A Connecticut congressman whose district includes a major submarine manufacturer, said the U.S. Navy should do more to support President George W. Bush's plan to sell eight diesel submarines to Taiwan. Newsday reported
that Connecticut Republican Rob Simmons, speaking on a visit to Taipei, told an American business group the vessels, included in a $16 billion U.S. arms package, are crucial to the self-governing island's ability to defend itself against a possible attack by rival China, which is investing heavily in its own submarine fleet with a view toward using it against Taiwan, from which it split amid civil war in 1949. China has frequently threatened to use force to bring Taiwan back into its fold, and in March 2005 passed a law codifying armed action if the island moves to formalize its de facto independence. Recent reports in international defense journals have suggested the U.S. Navy is attempting to scuttle the Taiwan submarine deal by purposely inflating its price and severely limiting Taiwan's participation in the design of the vessels. The reports said the navy is concerned that the reopening of a diesel submarine line in a U.S. shipyard would create pressure for it too to acquire diesel subs.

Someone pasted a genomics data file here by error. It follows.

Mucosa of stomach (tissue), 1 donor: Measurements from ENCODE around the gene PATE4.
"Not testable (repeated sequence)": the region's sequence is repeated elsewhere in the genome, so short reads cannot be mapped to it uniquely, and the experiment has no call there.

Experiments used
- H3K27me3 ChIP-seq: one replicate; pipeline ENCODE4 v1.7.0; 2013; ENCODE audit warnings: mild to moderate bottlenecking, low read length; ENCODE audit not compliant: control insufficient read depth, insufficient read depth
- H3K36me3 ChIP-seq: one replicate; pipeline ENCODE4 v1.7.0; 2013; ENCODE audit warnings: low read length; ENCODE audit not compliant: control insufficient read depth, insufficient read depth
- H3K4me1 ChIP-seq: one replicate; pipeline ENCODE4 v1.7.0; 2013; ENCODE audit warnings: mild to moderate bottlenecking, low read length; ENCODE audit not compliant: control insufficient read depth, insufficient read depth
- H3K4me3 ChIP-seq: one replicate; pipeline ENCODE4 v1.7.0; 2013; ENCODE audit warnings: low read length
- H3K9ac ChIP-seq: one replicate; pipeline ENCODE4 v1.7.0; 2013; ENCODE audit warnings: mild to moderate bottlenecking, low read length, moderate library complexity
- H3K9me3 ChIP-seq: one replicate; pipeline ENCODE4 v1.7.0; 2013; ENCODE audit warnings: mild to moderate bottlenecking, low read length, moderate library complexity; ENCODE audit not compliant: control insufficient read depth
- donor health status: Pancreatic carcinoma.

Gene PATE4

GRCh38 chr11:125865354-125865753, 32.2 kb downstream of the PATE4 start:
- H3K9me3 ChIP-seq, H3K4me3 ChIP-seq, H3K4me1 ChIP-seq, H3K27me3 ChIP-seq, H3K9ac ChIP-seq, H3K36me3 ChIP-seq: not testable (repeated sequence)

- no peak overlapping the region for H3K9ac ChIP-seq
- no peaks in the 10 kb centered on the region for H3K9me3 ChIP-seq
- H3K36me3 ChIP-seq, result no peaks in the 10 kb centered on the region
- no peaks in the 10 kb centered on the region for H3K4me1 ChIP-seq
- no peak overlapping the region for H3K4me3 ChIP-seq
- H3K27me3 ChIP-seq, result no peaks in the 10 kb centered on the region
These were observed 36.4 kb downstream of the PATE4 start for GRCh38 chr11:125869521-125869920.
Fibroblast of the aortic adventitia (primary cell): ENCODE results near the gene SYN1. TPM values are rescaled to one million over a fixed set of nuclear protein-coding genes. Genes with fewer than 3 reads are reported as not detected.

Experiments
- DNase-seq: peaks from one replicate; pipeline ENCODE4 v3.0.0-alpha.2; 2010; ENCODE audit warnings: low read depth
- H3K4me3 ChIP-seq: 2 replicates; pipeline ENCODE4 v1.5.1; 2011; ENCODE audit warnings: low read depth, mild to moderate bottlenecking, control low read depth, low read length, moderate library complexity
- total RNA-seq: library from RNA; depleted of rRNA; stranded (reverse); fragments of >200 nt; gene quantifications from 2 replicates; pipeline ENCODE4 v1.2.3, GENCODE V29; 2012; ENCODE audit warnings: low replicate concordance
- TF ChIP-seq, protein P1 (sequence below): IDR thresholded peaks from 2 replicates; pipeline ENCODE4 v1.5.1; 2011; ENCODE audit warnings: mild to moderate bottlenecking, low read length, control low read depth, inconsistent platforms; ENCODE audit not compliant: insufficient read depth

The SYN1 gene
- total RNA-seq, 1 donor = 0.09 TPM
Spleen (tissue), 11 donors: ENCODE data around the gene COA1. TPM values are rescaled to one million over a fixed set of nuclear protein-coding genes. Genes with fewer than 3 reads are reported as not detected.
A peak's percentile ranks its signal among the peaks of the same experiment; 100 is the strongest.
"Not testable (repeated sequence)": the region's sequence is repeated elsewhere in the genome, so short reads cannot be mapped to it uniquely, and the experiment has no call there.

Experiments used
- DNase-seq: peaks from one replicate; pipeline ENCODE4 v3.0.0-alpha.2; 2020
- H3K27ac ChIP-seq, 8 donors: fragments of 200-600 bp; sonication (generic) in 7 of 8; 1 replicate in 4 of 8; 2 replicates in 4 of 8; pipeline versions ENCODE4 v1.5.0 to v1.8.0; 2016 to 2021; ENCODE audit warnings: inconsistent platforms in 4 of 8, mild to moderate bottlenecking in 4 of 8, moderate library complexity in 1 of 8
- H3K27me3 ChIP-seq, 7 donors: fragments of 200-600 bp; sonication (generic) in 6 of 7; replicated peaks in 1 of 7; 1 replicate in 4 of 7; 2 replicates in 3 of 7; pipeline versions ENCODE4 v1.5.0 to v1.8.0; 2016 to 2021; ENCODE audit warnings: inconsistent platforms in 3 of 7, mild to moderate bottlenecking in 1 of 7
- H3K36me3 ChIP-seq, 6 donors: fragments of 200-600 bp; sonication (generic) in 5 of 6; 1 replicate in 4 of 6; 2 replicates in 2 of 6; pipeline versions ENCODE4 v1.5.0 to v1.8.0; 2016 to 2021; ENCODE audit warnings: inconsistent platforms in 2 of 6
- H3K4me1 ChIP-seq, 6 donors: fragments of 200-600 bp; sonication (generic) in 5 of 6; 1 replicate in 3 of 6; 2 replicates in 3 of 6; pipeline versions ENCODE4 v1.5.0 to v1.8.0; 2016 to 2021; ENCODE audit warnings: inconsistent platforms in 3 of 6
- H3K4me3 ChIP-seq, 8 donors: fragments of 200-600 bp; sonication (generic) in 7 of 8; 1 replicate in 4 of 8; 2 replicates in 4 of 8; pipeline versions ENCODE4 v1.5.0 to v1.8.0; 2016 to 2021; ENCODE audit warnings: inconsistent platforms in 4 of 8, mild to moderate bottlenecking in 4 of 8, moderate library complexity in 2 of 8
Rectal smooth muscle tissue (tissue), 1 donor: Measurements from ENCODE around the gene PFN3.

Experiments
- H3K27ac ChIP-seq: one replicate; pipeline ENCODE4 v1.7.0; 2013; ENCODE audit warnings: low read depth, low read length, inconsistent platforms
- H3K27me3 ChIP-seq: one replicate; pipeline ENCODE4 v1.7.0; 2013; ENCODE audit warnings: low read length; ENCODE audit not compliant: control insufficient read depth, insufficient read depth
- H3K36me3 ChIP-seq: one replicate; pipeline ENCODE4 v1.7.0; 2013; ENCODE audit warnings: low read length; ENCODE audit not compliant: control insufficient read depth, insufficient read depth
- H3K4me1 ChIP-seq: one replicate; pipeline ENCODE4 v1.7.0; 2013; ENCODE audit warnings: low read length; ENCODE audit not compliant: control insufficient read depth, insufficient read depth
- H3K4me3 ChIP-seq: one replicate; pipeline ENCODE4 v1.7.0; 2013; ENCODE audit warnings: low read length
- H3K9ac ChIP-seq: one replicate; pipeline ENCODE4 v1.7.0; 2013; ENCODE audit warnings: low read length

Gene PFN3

At present the American submarine fleet is exclusively nuclear-powered. Simmons' congressional district includes Groton, home to the Electric Boat shipyard, one of four U.S. facilities bidding for the Taiwan submarine contract. The total price tag for the diesel submarines is currently quoted at $12 billion, but Electric Boat could execute the contract for no more than two-thirds that amount. Besides the diesel submarines, the proposed American weapons package to Taiwan also
includes Patriot missiles and anti-submarine aircraft. (Source: Newsday)